De-coding the clerk: Understanding court notices, information and procedure in your criminal case.
Whether you are accused of Driving with an Unregistered Motor Vehicle or Murder, facing a criminal charge in Palm Beach County is a stressful life event. Even for minor law violations, you face the unknown – driving to the courthouse, finding your courtroom, addressing your case in front of others, communicating with the judge, and dealing with the clerk’s office. Should we list more variables? Determining whether your case is a misdemeanor or felony, requesting discovery (the evidence), wondering what the maximum sentence could be, and understanding your plea offer are just a few more concerns that may run through your mind. Understanding court notices can certainly be a daunting task.
All of these concerns would be valid anywhere in Florida. However, in Palm Beach County, you are confronted with the added hassle of what some would call “overpopulation.” This means the courtrooms are packed, the lines are long, and the caseloads are overwhelming. For this reason, the important players in your case – the judge, prosecutor, and courtroom clerks – appreciate when things move along efficiently. Understanding court notices can certainly help things move smoothly.
Because of the complexity of criminal cases, (and because you probably don’t have time to make a career change into law just to address your case), we highly recommend that you seek an experienced criminal defense attorney in Palm Beach County to help you navigate through your case. A great criminal defense lawyer will automatically know what’s going on and what to do and will provide a tremendous source of relief for you. Understanding court notices can make you feel much more comfortable as you proceed with your case.
That being said, as a client in a criminal case, it is important to have your own basic understanding court notices, of certain concepts and procedure. An informed client can better assist his or her attorney in preparing a strategy and defense. In the spirit of empowering the accused, below are some fundamentals about the court system in Palm Beach County.
1) Notice to Appear – If you’re lucky enough to have received a piece of paper rather than handcuffs for your alleged offense, you should have received a Notice to Appear by law enforcement. The Notice to Appear functions as the charging document, listing your alleged offense(s) and – once submitted to the clerk’s office – initiating your criminal case. This document should not only list the charge but also the statute for your charge. You can look up your specific charge by statute so that you may better understand the elements of the alleged offense. The Notice to Appear will also contain your basic information, such as name, address, license number (if applicable), and physical description. An alternative to a Notice to Appear for some criminal traffic cases (No Valid Driver’s License, Unregistered Motor Vehicle, Reckless Driving, etc.) are citations. A criminal traffic citation also functions as a charging document and serves the same practical function as a Notice to Appear.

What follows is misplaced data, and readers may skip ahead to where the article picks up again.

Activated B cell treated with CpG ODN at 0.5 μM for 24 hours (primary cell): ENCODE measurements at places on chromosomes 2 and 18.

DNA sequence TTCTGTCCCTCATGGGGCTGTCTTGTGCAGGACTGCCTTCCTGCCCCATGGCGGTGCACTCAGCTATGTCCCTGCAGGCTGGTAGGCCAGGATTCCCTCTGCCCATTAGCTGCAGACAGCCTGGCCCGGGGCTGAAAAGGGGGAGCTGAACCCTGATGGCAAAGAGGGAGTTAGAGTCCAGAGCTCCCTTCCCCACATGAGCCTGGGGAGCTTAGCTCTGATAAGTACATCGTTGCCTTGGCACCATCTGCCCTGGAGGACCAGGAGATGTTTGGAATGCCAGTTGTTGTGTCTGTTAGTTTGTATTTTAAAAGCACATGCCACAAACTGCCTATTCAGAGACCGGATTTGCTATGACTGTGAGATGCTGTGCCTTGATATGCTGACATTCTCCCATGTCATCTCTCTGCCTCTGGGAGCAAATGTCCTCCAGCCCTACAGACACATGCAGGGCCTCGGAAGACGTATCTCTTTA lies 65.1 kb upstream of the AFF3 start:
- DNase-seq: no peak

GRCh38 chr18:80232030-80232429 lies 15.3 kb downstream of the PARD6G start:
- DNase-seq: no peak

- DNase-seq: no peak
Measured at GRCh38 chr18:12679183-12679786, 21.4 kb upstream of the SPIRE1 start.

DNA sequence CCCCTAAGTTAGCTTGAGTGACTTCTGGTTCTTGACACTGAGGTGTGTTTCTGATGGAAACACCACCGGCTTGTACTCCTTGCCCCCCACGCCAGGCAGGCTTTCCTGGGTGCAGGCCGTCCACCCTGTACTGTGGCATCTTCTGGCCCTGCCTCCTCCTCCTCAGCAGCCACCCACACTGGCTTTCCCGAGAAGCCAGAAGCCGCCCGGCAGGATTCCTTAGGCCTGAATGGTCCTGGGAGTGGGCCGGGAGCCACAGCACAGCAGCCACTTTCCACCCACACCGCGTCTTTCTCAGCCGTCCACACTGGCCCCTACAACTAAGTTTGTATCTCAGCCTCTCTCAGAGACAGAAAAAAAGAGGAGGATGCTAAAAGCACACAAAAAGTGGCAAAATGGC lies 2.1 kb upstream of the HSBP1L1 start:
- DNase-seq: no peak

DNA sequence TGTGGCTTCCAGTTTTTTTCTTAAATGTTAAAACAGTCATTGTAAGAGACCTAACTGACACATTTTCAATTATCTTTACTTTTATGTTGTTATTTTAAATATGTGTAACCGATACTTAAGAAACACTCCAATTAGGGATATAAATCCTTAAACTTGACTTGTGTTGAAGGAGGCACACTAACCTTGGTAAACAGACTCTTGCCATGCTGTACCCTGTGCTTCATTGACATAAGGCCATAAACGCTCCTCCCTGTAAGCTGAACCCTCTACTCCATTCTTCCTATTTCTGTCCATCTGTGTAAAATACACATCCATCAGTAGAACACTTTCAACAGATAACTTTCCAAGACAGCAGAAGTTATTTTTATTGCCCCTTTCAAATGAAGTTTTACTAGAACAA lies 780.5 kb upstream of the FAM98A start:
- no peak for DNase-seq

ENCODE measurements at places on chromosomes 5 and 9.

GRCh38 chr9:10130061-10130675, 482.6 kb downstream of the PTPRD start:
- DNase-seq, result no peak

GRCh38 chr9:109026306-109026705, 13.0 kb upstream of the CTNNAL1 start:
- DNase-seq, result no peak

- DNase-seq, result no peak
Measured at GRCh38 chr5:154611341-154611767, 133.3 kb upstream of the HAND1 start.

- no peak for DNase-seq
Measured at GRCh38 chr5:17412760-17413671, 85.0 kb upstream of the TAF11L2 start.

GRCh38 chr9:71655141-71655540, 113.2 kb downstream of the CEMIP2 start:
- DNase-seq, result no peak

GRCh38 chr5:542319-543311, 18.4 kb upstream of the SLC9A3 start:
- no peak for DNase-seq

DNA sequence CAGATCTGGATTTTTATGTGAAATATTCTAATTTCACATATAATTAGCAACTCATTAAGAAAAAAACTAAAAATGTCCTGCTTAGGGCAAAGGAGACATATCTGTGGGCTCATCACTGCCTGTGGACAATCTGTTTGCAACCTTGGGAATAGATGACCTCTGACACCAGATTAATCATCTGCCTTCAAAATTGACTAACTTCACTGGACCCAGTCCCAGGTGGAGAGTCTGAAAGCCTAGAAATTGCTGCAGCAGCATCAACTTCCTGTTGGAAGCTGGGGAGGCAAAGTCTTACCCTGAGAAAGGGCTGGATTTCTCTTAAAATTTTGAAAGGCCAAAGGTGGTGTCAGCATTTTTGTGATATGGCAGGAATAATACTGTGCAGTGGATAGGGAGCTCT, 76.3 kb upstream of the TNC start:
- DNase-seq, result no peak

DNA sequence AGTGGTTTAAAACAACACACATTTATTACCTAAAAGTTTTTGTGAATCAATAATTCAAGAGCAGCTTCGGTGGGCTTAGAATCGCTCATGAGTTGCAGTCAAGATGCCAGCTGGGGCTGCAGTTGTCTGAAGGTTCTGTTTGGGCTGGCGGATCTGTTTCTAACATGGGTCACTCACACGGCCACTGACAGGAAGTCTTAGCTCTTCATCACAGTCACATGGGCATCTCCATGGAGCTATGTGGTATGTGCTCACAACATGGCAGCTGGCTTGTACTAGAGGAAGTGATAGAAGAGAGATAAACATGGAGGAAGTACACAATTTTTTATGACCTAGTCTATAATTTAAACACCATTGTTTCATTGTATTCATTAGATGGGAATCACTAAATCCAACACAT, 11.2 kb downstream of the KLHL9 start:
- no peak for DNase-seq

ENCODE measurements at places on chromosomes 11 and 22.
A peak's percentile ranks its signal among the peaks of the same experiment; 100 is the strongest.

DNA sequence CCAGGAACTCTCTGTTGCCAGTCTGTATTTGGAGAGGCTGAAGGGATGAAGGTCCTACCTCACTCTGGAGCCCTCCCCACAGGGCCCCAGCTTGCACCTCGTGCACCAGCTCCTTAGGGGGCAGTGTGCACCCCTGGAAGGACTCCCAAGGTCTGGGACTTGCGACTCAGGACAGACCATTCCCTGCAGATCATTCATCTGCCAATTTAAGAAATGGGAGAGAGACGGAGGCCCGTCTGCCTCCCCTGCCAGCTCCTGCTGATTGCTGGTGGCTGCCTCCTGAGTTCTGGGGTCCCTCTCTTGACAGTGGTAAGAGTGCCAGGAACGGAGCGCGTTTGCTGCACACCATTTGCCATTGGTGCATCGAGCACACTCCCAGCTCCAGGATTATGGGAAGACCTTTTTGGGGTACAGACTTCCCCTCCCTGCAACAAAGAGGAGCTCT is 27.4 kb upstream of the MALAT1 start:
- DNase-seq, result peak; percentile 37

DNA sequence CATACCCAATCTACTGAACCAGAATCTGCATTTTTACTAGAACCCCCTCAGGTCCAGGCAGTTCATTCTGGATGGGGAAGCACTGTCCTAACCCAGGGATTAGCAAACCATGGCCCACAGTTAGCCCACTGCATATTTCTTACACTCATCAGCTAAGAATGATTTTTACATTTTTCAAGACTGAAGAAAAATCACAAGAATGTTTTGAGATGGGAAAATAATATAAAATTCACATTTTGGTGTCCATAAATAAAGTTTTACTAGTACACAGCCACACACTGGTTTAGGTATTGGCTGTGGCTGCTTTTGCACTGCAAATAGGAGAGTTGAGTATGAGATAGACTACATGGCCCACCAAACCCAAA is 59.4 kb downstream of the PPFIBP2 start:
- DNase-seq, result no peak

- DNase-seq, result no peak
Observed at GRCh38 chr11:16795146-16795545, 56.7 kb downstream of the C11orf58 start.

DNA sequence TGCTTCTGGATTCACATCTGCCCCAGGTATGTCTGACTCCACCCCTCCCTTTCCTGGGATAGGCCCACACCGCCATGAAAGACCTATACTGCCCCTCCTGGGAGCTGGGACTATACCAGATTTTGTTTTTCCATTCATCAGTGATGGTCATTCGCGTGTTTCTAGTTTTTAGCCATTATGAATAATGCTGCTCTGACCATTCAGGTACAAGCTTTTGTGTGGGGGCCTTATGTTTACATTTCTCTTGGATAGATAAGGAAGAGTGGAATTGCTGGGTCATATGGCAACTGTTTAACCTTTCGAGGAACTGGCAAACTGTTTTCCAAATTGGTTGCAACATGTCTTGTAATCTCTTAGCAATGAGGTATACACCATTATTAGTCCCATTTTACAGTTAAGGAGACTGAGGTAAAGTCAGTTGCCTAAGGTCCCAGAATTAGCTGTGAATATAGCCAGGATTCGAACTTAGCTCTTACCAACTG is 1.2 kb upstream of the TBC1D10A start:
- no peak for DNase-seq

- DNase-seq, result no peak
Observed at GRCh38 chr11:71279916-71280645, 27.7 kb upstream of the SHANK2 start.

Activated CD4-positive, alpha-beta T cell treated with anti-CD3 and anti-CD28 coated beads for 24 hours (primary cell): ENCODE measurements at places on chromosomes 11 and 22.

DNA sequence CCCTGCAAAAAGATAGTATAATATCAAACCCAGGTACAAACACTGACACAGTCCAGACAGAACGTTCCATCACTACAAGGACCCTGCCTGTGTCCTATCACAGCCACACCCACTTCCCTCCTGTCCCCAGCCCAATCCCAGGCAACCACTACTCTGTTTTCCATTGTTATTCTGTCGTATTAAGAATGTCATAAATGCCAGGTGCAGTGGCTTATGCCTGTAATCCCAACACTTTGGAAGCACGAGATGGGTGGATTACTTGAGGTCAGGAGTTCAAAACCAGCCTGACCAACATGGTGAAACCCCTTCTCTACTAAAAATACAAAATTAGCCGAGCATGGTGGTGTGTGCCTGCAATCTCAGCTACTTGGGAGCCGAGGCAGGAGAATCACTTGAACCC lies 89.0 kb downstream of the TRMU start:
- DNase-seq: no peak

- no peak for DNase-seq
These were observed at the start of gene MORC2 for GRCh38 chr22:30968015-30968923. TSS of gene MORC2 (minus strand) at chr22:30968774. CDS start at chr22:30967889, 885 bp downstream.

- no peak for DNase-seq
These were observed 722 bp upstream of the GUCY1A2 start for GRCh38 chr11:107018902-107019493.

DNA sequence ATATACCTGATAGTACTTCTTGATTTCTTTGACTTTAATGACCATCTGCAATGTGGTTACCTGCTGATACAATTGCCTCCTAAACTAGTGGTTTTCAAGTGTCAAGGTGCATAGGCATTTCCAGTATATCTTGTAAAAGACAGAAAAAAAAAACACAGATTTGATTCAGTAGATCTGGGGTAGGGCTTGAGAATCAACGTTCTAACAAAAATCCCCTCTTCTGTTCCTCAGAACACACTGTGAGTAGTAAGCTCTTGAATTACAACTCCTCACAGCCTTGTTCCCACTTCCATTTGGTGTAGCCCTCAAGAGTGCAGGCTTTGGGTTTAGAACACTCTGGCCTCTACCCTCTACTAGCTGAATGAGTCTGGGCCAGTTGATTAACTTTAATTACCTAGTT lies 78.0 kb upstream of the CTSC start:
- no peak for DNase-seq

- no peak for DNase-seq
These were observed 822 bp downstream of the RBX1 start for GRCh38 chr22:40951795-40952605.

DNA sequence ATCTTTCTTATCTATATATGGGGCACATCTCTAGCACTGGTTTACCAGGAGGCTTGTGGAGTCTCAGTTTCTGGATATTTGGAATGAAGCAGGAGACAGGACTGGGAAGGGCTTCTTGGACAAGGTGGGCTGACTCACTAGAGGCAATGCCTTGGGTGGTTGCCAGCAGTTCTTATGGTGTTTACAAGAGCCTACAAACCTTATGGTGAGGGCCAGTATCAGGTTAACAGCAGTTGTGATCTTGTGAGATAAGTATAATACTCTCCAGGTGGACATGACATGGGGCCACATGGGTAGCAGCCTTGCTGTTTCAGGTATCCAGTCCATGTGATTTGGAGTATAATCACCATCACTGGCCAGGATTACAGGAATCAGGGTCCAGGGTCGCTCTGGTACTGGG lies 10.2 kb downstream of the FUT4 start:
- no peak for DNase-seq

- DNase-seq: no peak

2) Notice of Hearing – After receiving the Notice to Appear or criminal traffic citation on scene, you should also receive a Notice of Hearing in the mail a few days later. It is important to note that the court date on the Notice of Hearing does NOT always match the court date on the Notice to Appear. This is because the clerk’s office – not the police – has the ultimate say as to when your case will be heard in court. Which court date should you attend? When it comes to scheduling, the Notice of Hearing rules. However, if you are not sure, contact the clerk’s office to verify your court date. It is better to be safe than sorry. Understanding court notices is critical. Failure to attend your court hearing will result in a capias (bench warrant) for your arrest, unless an attorney has affirmatively waived your presence.
3) Court Type and Judicial Circuit – On your Notice of Hearing and most other court documents, you will see a bunch of stuff that might as well be in a foreign language. We will clarify some of this “code” here. First of all, you may see at the top of the document an introduction that says, “In the County Court for the 15th Judicial Circuit, in and for Palm Beach County, Florida.” Alternatively, you may see the same intro but with the phrase “Circuit Court” rather than “County Court.” While you may be tempted to ignore this section, you should not. This introduction already informs you whether your case is a misdemeanor or felony and what jurisdiction you are in. If your document says “County Court,” you are looking at a misdemeanor. If your document says, “Circuit Court,” you are facing a felony. Regarding the designation of the case as “15th Judicial Circuit,” this informs you that your case will be heard by the trial courts in Palm Beach County, Florida. Trial courts are divided into circuits all throughout Florida. There are 20 judicial circuits in Florida, with most judicial circuits encompassing multiple counties. Because Palm Beach County is so large, Palm Beach County alone comprises the entire 15th Judicial Circuit.